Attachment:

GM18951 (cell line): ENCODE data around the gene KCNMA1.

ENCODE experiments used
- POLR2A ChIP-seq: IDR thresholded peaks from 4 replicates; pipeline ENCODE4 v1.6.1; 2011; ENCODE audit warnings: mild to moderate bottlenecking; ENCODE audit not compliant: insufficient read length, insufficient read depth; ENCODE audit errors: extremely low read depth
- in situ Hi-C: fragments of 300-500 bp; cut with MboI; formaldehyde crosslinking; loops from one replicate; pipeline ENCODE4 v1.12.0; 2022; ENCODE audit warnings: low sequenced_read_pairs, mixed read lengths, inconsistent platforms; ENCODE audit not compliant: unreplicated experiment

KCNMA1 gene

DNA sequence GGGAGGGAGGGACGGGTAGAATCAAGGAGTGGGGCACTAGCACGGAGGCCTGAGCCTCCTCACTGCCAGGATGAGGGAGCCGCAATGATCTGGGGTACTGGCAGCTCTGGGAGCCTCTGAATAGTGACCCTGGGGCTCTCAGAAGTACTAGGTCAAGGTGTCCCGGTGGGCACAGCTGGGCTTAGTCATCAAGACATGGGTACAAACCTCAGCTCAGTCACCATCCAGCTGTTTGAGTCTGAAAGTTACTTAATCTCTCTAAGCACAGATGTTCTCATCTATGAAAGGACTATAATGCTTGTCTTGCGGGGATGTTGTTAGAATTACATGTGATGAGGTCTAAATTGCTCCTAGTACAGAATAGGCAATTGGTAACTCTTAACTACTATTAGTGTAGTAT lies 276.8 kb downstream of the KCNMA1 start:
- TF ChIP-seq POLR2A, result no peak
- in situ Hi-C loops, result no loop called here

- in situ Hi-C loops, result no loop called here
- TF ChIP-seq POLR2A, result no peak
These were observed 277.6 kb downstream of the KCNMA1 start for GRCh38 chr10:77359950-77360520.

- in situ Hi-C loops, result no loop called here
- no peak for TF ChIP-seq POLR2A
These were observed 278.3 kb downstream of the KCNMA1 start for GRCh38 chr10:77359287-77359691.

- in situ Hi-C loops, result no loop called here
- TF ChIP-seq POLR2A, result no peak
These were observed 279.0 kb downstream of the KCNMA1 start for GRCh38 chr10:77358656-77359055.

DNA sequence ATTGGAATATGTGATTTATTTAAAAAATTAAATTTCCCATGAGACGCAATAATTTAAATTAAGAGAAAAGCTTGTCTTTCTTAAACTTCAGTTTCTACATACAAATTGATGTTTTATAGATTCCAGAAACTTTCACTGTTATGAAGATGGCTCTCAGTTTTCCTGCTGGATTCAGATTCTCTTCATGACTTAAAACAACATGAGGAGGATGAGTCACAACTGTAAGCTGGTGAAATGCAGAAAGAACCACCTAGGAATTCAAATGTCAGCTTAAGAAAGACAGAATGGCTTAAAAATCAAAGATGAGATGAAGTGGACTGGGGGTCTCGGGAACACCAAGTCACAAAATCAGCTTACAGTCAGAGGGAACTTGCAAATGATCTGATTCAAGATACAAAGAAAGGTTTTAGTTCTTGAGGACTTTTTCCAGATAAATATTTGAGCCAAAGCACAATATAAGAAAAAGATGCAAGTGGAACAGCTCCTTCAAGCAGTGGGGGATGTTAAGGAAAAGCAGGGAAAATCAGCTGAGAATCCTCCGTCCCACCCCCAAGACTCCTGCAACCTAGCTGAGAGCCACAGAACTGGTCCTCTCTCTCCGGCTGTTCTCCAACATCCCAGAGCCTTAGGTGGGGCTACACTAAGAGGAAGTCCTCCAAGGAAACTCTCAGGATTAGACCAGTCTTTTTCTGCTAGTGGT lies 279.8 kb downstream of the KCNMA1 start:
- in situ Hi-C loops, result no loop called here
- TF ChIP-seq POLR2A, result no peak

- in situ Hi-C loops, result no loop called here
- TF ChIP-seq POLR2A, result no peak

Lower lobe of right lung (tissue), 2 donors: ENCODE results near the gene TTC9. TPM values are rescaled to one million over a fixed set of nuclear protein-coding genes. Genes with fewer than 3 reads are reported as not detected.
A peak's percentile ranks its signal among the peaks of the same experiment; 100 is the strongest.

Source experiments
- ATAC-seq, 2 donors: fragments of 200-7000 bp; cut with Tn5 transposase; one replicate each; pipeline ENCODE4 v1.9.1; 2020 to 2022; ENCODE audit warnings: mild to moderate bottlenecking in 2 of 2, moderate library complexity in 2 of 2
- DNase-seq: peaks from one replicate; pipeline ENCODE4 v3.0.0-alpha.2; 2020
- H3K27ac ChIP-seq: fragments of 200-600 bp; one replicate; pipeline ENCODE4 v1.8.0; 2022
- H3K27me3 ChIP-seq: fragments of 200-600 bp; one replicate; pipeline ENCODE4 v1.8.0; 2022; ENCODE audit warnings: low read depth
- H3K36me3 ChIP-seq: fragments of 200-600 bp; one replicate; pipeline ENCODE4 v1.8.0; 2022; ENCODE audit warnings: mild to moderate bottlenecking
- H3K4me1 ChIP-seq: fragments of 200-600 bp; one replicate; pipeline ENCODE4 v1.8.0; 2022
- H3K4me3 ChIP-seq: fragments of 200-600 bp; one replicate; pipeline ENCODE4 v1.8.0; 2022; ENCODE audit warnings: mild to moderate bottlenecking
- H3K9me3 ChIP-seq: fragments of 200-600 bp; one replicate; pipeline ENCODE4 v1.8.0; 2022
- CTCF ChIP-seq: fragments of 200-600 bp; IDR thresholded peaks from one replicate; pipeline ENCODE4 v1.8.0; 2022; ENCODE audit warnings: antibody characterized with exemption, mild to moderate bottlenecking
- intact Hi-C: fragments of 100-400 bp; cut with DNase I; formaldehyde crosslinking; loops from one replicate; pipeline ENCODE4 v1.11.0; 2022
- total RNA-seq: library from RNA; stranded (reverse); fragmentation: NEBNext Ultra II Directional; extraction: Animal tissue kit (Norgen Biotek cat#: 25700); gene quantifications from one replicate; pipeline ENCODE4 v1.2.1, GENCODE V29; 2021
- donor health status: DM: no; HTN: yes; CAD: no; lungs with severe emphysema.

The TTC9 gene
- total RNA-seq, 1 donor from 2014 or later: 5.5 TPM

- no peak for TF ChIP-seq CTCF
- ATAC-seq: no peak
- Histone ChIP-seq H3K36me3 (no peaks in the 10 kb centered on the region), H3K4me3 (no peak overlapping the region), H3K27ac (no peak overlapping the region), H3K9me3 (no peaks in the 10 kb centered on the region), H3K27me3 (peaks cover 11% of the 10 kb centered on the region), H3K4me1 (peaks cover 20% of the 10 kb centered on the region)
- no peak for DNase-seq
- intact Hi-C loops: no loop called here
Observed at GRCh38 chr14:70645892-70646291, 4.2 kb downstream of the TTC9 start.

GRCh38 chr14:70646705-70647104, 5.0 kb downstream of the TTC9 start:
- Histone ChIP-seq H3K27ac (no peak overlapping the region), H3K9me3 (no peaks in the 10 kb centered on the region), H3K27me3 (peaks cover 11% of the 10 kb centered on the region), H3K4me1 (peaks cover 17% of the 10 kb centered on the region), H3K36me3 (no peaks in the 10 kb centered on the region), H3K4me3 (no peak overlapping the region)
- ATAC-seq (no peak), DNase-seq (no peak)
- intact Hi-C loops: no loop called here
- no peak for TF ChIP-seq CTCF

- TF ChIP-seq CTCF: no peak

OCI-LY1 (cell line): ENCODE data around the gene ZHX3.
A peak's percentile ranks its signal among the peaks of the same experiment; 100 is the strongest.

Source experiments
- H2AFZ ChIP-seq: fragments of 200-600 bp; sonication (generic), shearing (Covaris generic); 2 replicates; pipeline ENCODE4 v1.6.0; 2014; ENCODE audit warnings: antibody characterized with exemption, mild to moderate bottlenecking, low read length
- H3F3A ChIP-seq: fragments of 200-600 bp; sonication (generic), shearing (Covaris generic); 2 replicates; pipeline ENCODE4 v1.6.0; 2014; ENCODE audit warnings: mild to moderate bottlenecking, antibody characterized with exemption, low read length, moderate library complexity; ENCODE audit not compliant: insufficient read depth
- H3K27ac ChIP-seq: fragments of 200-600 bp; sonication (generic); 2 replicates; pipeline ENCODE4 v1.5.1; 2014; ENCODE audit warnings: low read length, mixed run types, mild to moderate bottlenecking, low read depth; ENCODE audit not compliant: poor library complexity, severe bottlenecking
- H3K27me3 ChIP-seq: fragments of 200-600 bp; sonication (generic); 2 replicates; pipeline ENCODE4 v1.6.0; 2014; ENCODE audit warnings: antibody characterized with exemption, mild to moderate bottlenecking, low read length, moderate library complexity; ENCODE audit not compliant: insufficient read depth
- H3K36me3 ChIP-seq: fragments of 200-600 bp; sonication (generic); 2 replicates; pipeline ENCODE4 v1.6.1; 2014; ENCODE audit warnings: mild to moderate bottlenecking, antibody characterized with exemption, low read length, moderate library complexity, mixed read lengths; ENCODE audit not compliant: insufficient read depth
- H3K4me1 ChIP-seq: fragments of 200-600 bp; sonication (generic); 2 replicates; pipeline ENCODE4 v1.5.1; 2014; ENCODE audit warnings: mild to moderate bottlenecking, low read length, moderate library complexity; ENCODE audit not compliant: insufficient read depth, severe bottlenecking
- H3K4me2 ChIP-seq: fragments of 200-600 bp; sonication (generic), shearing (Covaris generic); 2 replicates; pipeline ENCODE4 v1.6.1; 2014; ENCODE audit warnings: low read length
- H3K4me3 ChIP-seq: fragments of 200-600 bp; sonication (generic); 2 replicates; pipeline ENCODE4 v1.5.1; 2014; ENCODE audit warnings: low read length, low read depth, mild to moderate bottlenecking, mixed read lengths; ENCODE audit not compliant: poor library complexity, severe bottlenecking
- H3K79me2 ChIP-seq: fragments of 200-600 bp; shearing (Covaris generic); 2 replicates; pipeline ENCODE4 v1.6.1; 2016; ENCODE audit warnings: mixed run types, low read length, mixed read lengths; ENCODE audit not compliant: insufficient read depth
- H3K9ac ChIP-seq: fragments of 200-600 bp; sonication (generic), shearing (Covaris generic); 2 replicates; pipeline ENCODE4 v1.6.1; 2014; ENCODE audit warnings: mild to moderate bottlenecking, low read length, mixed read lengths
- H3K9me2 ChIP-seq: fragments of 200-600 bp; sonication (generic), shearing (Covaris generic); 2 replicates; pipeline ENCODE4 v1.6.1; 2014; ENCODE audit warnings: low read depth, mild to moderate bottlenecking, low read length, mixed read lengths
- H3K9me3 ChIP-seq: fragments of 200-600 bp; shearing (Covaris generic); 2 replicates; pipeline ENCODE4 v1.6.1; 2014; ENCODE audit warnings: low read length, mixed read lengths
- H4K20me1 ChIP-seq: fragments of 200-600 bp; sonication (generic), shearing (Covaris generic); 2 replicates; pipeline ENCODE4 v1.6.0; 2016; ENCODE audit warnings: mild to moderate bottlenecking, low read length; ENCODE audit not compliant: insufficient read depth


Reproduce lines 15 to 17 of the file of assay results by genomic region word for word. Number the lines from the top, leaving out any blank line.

- in situ Hi-C loops, result no loop called here
- TF ChIP-seq POLR2A, result no peak
These were observed 279.0 kb downstream of the KCNMA1 start for GRCh38 chr10:77358656-77359055.